Iain Morrison takes a look at the outsiders who may yet force their way into the Scotland reckoning
THE opening salvoes of the seven-week war that is the annual Six Nations have already been fired with the announcement of several squads. On Tuesday afternoon it is Scotland’s turn to light the fuse as head coach Vern Cotter releases the names of the 33-odd individuals who will vie for the silverware. For reasons that are plum obvious, it will, for the most part, resemble his autumn collection which caught the eye.
Jacques Brunel, Italy’s French coach, announced a squad last week but only for the opening two matches and, with one eye on injured players drifting back into contention midway through the tournament, Cotter may do the something similar.
Oddly enough, with a World Cup just nine months hence, the Azzurri boss found room for four uncapped players in his thirty-man squad.
Former All Blacks coach Sir Graham Henry always tried to ensure that his players had 30 odd caps to their name by the time a World Cup came over the horizon but not all coaches enjoy the same riches as he did.
It might seem a little late in the World Cup cycle for Cotter to unearth too many “bolters” but Edinburgh’s scrum-half Sam Hidalgo-Clyne must have a chance of making his debut in the full national squad after earning a regular Edinburgh start. There is also the possibility of a couple of left-field calls because Cotter may want to run the rule over two recent imports from his own neck of the woods, although this dynamic duo may not be part of the official Scotland squad.
Flanker Hugh Blake has joined Edinburgh from Otago and he qualifies for Scotland thanks to the ubiquitous “Gretna Granny”. He had a run against the Scotland U20s squad last week in Glasgow colours and evidently impressed sufficiently to merit a closer look. He is big, rangy and physical.
While Scotland’s incumbent openside Blair Cowan is canny at the breakdown – he is third equal on the Aviva charts with ten turnovers to his name – he is not the most physical of sevens and doesn’t feature in the top 28 tacklers in England’s Premiership.
Chris Fusaro will miss the entire tournament so, if Cotter is looking to replace like for like with added beef, then Blake may get the nod.
The other Kiwi on the fringe of the squad is another recent Edinburgh import, stand-off Jade Te Rure, who joined the club on loan a month or so back. He benched against Connacht last weekend without getting on to the field and started amongst the subs last night in Lyon.
Also Scottish qualified, Te Rure helped Manawatu lift the (second tier) ITM Championship Cup last October and the local press seem to rate him: “With Aaron Cruden on All Blacks duty, Manawatu still have two quality first fives in Otere Black and Jade Te Rure; the envy of other unions,” enthused New Zealand newspaper Hawke’s Bay Today at the time.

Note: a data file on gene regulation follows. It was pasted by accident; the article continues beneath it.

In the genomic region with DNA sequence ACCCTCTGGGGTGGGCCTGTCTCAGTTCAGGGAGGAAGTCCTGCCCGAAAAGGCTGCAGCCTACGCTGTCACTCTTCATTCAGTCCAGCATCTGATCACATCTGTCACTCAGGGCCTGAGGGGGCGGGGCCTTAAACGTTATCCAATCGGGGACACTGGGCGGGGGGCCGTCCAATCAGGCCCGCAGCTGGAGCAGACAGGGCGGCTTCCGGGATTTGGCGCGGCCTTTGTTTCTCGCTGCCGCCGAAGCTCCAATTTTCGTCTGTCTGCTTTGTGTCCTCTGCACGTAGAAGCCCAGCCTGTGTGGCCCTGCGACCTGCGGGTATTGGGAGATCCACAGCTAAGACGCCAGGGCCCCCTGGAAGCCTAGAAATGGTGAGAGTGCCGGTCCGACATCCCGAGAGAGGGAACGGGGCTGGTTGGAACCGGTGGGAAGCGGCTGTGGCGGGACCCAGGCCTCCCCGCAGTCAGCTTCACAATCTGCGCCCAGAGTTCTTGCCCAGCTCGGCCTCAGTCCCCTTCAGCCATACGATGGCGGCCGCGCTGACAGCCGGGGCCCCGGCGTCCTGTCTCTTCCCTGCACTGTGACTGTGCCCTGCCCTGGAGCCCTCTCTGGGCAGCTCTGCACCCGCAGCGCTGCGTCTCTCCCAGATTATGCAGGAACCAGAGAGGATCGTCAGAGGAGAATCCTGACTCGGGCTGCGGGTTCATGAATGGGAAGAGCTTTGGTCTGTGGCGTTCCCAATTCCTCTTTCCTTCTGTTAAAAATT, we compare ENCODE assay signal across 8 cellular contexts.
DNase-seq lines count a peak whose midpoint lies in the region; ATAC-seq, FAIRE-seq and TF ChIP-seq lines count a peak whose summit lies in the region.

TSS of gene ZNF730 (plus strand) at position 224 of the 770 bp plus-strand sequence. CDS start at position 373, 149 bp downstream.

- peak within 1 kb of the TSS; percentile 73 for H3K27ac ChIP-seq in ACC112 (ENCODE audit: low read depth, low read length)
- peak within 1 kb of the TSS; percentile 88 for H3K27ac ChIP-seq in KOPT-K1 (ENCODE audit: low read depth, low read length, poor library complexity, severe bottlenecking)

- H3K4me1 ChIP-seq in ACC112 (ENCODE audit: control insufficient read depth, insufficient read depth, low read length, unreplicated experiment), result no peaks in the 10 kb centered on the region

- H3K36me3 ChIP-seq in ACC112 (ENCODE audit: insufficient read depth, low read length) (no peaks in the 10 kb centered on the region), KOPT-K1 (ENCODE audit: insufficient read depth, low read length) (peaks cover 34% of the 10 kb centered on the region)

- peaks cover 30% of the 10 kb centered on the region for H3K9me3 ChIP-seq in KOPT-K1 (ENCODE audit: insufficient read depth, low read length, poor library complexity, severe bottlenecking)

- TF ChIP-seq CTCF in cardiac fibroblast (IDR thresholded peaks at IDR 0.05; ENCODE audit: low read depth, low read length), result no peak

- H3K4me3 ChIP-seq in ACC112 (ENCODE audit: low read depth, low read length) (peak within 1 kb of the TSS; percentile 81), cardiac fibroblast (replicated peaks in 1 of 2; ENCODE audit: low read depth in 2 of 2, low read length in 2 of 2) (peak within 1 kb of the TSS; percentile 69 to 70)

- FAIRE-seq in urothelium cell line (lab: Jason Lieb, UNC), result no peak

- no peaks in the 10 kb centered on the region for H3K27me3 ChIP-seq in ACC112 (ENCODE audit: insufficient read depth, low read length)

Te Rure is pretty accurate off the tee but his running game is what makes him stand out from the crowd. Murrayfield’s buzzword at the moment, well one of them, is “point of difference” and Te Rure’s threat with the ball offers that much even if his game management is a work in progress. If he does play, the opposition certainly won’t know much about him because no one in Scotland does either.
Elsewhere, the news on the injury front is mostly encouraging and, having finally unearthed a backline that can do some damage, Cotter cannot afford to lose too many frontline players if the season is to be successful.
Matt Scott is an obvious add after missing the autumn Tests through injury. Stuart Hogg and Rob Harley are in a fitness race to make the flight to Paris but, even if they miss that one, they will almost certainly be good to go against Wales/Italy at the very latest. Cotter will doubtless confer with the sawbones before adding or subtracting them from his opening gambit.
Mark Bennett is even better placed after playing 30 minutes of that U20s match last week and he starts this afternoon’s European tie on the Glasgow bench.
Adam Ashe is perhaps a week or two behind Bennett but the assessment of Sacarens’ centre Duncan Taylor is less optimistic after he did a number on his hamstring in the loss to Gloucester last week.
Otherwise, the question will be which of the wide backs to leave out if Stuart Hogg is passed fit. The problem in the forwards is finding quality locks in the continued absence of Grant Gilchrist.
Jim Hamilton is starting for Saracens these days so he could come back into the picture and Ben Toolis has impressed everyone who has watched Edinburgh make strides in the last month or so. The Brisbane-born 22-year-old was a stand out in the 1872 derby matches.
But, if anything keeps Cotter awake in the middle of the night, it must be the ongoing search for a tighthead who can do a credible Atlas impersonation.
Euan Murray is currently injured but, whatever the state of his body, his soul decrees that he rest on the Sabbath which is when Scotland face Wales. Jon Welsh, who starts for Glasgow today, and Geoff Cross, who has done well of late for London Irish, are the obvious candidates but there isn’t a standout player demanding inclusion. If Zander Fagerson is included it will be for the experience rather than with any genuine intention of throwing the teenager into the Six Nations furnace.